Drug Cartel Leader Shot... By Clown

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Reuters and The New York Post have both reported that one of Mexico's most powerful ex-drug lords was shot by children's clowns as he attended a party in Cabo San Lucas.

A former Tijuana Cartel boss, the 63-year-old Francisco Rafael Arellano Felix sustained a bullet to the head at point-blank range during a family gathering at the Los Cabos resort in the southern part of Baja California. Francisco Rafael was the oldest of the seven Arellano Felix brothers, who helped to popularize trafficking drugs between Mexico and California. Their story inspired Steven Soderbergh's 2000 drug war film Traffic.

Rafael was first arrested in 1980 for selling drugs in San Diego. He returned to Mexico, where he continued to sell drugs. A second arrest in 1993 connected with the murder of a Roman Catholic Cardinal, Juan Jesus Posadas Ocampo, did not dampen his efforts, and in 2006 the cartel made headlines when smuggling tunnels were discovered connecting Tijuana to the United States.

Security experts have indicated that they believe Tijuana's cartel is still operational, and that the Arellano Felix legacy is being continued by their sister and her son, alias "The Engineer."

Although Rafael was released in 2008 for good behavior, his enemies were more than willing to wait for the opportune moment to strike. Since most of the Arellano Felix brothers have been arrested or killed, their rivals have supplanted their place in the Latin American illicit drug trade, and officials have speculated that the assassins had ties to organized crime.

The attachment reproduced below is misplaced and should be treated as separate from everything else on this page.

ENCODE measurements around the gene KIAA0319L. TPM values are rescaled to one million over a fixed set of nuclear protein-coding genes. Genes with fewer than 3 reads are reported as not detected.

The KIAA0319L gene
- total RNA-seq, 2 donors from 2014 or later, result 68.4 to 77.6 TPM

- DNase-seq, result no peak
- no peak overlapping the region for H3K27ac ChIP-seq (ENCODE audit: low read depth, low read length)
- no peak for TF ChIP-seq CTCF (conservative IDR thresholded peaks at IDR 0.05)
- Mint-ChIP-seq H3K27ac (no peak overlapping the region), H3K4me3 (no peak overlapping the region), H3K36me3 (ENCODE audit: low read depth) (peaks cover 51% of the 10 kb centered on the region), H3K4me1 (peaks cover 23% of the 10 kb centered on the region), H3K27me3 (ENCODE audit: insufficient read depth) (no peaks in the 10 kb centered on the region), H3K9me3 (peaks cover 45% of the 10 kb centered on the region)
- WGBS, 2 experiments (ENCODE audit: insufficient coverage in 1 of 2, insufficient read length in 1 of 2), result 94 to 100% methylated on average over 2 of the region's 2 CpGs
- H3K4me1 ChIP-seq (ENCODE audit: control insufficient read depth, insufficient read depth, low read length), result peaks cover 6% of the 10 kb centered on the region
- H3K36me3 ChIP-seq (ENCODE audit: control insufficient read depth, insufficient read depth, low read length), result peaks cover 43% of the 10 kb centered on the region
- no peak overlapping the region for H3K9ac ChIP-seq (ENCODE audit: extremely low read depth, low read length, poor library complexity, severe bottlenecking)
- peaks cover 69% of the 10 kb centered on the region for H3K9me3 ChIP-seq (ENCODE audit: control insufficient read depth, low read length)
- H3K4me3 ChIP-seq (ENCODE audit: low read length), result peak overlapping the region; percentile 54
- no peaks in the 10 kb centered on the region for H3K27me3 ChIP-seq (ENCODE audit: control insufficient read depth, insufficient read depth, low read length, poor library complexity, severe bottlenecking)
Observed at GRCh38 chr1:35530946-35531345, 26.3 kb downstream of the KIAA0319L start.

The AP reported a former San Diego prosecutor who penned one of the cartel's indictments, John Kirby, as saying "[Rafael] was never really part of the leadership of the big organization, mostly because he was in [Mexican] jail. He was arrested before they became what they really became."

Mexican authorities had hoped to let the United States deal with Rafael, but even after an extradition request to finish out a weapons possession sentence, Kirby said "The Mexicans were very concerned he was going to get out." The Mexicans were right; Rafael's 2008 release followed a six-year prison sentence from 2006 for drug trafficking, but he was released on parole and was deported to Mexico shortly after.

[Image via Google Maps]

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